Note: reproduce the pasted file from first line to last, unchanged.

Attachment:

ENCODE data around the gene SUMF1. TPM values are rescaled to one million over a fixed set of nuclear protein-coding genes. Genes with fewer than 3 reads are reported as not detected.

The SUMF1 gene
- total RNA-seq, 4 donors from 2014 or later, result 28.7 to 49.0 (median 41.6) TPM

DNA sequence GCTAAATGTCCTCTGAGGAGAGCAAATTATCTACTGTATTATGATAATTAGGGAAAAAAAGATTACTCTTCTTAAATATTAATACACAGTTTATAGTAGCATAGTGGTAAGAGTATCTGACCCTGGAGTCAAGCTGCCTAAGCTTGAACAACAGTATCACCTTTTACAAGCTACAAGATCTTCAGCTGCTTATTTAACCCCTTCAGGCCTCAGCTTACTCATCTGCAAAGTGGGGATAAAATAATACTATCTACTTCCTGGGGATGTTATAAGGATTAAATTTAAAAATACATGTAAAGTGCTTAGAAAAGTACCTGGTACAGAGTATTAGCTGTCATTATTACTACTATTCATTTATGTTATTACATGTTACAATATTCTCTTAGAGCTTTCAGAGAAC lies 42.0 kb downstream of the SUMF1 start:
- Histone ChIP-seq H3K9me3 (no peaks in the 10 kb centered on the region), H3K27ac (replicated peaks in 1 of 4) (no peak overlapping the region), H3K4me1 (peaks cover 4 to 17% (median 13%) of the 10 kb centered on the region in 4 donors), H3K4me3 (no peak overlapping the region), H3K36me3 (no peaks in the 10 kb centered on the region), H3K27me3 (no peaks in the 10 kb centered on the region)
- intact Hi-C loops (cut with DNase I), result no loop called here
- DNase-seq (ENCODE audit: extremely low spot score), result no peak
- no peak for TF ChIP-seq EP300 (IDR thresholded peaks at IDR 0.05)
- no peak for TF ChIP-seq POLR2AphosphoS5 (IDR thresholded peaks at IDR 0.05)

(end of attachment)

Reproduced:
ENCODE data around the gene SUMF1. TPM values are rescaled to one million over a fixed set of nuclear protein-coding genes. Genes with fewer than 3 reads are reported as not detected.

The SUMF1 gene
- total RNA-seq, 4 donors from 2014 or later, result 28.7 to 49.0 (median 41.6) TPM

DNA sequence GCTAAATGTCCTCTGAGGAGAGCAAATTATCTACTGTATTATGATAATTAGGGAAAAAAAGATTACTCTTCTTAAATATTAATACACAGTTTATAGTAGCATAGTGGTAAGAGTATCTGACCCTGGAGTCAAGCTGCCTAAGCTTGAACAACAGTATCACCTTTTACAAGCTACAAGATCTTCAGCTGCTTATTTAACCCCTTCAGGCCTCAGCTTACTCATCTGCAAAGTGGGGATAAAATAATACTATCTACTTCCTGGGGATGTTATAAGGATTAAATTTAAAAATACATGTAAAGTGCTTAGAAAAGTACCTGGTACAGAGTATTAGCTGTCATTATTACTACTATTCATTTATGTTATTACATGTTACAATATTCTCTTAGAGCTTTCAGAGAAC lies 42.0 kb downstream of the SUMF1 start:
- Histone ChIP-seq H3K9me3 (no peaks in the 10 kb centered on the region), H3K27ac (replicated peaks in 1 of 4) (no peak overlapping the region), H3K4me1 (peaks cover 4 to 17% (median 13%) of the 10 kb centered on the region in 4 donors), H3K4me3 (no peak overlapping the region), H3K36me3 (no peaks in the 10 kb centered on the region), H3K27me3 (no peaks in the 10 kb centered on the region)
- intact Hi-C loops (cut with DNase I), result no loop called here
- DNase-seq (ENCODE audit: extremely low spot score), result no peak
- no peak for TF ChIP-seq EP300 (IDR thresholded peaks at IDR 0.05)
- no peak for TF ChIP-seq POLR2AphosphoS5 (IDR thresholded peaks at IDR 0.05)